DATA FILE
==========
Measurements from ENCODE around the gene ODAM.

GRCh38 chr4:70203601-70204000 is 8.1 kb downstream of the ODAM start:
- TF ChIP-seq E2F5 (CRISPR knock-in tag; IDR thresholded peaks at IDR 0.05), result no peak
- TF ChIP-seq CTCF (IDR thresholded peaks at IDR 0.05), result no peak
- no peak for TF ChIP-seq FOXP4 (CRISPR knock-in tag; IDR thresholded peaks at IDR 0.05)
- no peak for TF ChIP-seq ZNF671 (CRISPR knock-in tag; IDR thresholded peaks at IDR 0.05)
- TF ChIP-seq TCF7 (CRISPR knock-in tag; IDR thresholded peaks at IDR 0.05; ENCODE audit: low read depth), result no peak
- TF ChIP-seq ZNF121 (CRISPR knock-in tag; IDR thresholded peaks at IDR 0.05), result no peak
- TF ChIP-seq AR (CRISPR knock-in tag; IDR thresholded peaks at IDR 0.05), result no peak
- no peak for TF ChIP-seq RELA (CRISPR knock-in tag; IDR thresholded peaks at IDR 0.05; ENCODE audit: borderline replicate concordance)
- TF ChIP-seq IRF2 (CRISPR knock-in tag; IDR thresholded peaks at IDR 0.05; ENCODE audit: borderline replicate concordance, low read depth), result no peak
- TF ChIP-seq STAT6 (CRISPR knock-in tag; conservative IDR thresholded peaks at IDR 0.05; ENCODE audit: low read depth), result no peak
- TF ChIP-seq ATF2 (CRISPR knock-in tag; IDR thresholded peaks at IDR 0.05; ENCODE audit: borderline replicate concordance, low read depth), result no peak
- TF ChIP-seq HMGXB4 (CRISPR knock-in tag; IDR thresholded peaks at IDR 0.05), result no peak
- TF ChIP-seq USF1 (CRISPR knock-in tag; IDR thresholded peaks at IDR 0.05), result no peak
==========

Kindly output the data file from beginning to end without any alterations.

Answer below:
Measurements from ENCODE around the gene ODAM.

GRCh38 chr4:70203601-70204000 is 8.1 kb downstream of the ODAM start:
- TF ChIP-seq E2F5 (CRISPR knock-in tag; IDR thresholded peaks at IDR 0.05), result no peak
- TF ChIP-seq CTCF (IDR thresholded peaks at IDR 0.05), result no peak
- no peak for TF ChIP-seq FOXP4 (CRISPR knock-in tag; IDR thresholded peaks at IDR 0.05)
- no peak for TF ChIP-seq ZNF671 (CRISPR knock-in tag; IDR thresholded peaks at IDR 0.05)
- TF ChIP-seq TCF7 (CRISPR knock-in tag; IDR thresholded peaks at IDR 0.05; ENCODE audit: low read depth), result no peak
- TF ChIP-seq ZNF121 (CRISPR knock-in tag; IDR thresholded peaks at IDR 0.05), result no peak
- TF ChIP-seq AR (CRISPR knock-in tag; IDR thresholded peaks at IDR 0.05), result no peak
- no peak for TF ChIP-seq RELA (CRISPR knock-in tag; IDR thresholded peaks at IDR 0.05; ENCODE audit: borderline replicate concordance)
- TF ChIP-seq IRF2 (CRISPR knock-in tag; IDR thresholded peaks at IDR 0.05; ENCODE audit: borderline replicate concordance, low read depth), result no peak
- TF ChIP-seq STAT6 (CRISPR knock-in tag; conservative IDR thresholded peaks at IDR 0.05; ENCODE audit: low read depth), result no peak
- TF ChIP-seq ATF2 (CRISPR knock-in tag; IDR thresholded peaks at IDR 0.05; ENCODE audit: borderline replicate concordance, low read depth), result no peak
- TF ChIP-seq HMGXB4 (CRISPR knock-in tag; IDR thresholded peaks at IDR 0.05), result no peak
- TF ChIP-seq USF1 (CRISPR knock-in tag; IDR thresholded peaks at IDR 0.05), result no peak